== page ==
This document presents one of the oldest results of computer science. This result dates back to a time when computers did not exist yet, and when computer science was starting its existence, as a branch of mathematical logic now known as computability theory.
The result presented here was published by Alonzo Church in The calculi of lambda-conversion, 1941.
Primitive recursive (PR) functions are a subset of computable functions, defined as follows, with the "obvious" conditions on function arity.
I, S, C, and Z are PR, with:
If G, H1, ..., Hn are PR,
then F = G*(H1, ..., Hn) is PR, with:
F(x11, ..., x1p1, ..., xn1, ..., xnpn) = G (H1 (x11, ..., x1p1), ..., Hn (xn1, ..., xnpn))
If G is PR, then F = G[s1, ..., sn]p is PR, with:
F(x_1, ..., x_p) = G(x_s1, ..., x_sn)
C can be defined as Z1
Projection (extracting the n-th argument out of m) is P_n,m = I[n]m
If G1 and G2 are PR,
then F = f(G1, G2) is PR, with:
F(x1, ..., xn, 0) = G1 (x1, ..., xn)
F(x1, ..., xn, k+1) = G2 (x1, ..., xn, k, F(x1, ..., xn, k))
Note: I used "f" as the name of this operator because this is nothing more than a "for" loop.
Example: I can be defined as f(Z,S2)
We represent "false" as 0, and "true" as any non-zero number.
divides(x,y,z) is true if and only if there exists t < z such that x = y.t.
Here, the function G2 is:
G2(x,y,z,t) = if (equal (x, mul (y,z)), one, t)
G2(x,y,z,t) = if (x = y*z) then 1 else t
Easy enough, no ? Let's go on...
No ? Maybe now is a good time to have a look at the first few theorems in the proof, just to get the hang of it.
For y > 1, multiple(x,y) is true if and only if x is a multiple of y.
primaux(x,y) is false if and only if there is an n in [2,y+1] that divides x.
isprime(x) is true if and only if x is prime.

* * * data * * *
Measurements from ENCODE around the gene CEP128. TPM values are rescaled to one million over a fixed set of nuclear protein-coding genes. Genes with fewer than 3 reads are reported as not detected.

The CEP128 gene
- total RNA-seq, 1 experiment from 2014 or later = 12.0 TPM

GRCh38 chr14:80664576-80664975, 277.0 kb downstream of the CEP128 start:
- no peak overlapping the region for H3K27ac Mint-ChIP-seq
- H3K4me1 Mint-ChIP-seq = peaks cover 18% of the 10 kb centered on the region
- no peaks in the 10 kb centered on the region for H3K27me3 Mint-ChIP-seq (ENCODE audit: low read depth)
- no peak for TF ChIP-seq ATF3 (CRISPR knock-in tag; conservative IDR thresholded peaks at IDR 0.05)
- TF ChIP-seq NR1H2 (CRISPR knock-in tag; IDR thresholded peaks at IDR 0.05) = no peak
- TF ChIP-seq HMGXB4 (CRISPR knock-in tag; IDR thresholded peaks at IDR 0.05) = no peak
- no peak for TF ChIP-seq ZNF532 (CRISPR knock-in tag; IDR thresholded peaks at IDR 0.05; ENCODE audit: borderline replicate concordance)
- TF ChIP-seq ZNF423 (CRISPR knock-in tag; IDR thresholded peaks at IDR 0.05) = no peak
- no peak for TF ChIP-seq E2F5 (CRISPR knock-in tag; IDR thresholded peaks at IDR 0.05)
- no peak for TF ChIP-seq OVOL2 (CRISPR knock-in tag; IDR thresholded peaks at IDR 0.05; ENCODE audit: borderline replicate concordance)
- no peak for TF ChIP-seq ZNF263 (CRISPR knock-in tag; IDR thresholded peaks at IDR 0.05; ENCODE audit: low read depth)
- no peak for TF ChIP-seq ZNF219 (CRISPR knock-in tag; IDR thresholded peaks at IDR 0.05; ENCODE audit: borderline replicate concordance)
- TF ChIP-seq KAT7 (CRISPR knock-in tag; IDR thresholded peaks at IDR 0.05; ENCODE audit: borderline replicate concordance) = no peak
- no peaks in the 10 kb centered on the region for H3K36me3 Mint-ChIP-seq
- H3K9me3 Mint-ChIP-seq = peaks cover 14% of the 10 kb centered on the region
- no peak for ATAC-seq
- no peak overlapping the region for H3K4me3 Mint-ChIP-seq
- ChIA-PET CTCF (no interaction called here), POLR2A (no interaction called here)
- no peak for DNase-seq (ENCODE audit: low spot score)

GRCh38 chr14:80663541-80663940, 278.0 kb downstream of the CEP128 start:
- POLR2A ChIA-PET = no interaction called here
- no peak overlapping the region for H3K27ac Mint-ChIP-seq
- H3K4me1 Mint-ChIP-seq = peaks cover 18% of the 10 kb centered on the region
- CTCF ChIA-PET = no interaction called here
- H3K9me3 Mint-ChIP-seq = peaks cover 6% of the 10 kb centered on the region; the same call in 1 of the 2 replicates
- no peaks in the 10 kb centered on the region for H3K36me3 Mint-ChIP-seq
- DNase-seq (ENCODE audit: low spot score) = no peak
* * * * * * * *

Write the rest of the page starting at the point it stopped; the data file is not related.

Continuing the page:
case (e, t3, c3, t2, c2, t1, c1) is
t1 if c1 != 0
t2 if c1 = 0 and c2 != 0
t3 if c1 = 0 and c2 = 0 and c3 != 0
This function will be useful for making the next one more readable.
nextprime(x) is the least prime number greater than x.
This function needs a little explaining:
It is composed of two parts. The right-hand part is *(I,add)[1,1,1]1. It takes one argument (x) and gives two arguments (x and 2x) to the left-hand part.
The left-hand part is a loop (f) with
G2 = case*(Z,I,isprime,I,I,Z,not*(sub))[2,2,3,3,2,1]3)
G2 takes three arguments: x, k, and r. k is the loop index. In readable notation, G2 is:
G2(x,k,r) = 0 when k <= x
G2(x,k,r) = r when k > x and r != 0
G2(x,k,r) = k when k > x and r = 0 and isprime(k)
G2(x,k,r) = 0 otherwise
r is the result of G2 on the (k-1)th turn of the loop. If it is not zero, then it is the least prime number greater than x, and G2 passes it along. If it is zero and k is prime, then k must be the least prime number greater than x.
At last, here is the interesting function:
nthprime(0) = 2
nthprime(1) = 3
nthprime(2) = 5
Let us inline all intermediate definitions:
f(S*(S*(Z)),f(C,f(f(f(I2,I4)[1,2,3]4,I6) [1,2,3,4,5]6,I  8)*(Z,I ,f( S*( C), f(I 2,I4)[2,3,1]3 *(f(Z2,f(I[2 ]2, I[ 1]4)[2 ,3, 1] 3* (f (f( S* (Z) ,Z2),Z3)*(f(I, f(Z,I2)3 ),f (I,f(Z ,I [ 1 ]2 )[ 3]3))[1,2,2,1]2*(I, f(C,f(I,S3) [1,3]3 )),S*( Z), I) )[ 1, 2,1 ]2 *( I,S*(S)),Z,I))*(I,f (Z,I2)*(f(Z ,I2 )) )[1 ,1 ]1, I, I,Z ,f (S* (Z),Z2)*(f(I,f(Z ,I2)3)))[2,2,3,3,2,1]3)*(I,f(I,S3))[2,2,2]2)
It's not easy to trust the correctness of such an unreadable program, so I tested it, with an interpreter, written in Caml Light:
$ ./evalrp nthprime 0 >>>>>>> 2 $ ./evalrp nthprime 1 >>>>>>> 3 $ ./evalrp nthprime 2 >>>>>>> 5 $ ./evalrp nthprime 3 >>>>>>> 7 $ ./evalrp nthprime 4 >>>>>>> 11 $ ./evalrp nthprime 5 >>>>>>> 13 $ ./evalrp nthprime 6 >>>>>>> 17 $ ./evalrp nthprime 7 >>>>>>> 19 $ time ./evalrp nthprime 8 >>>>>>> 23 real 91.6 user 91.2 sys 0.1
After that, it becomes unreasonably slow.
I have written a (very detailed) proof of correctness for the above formula.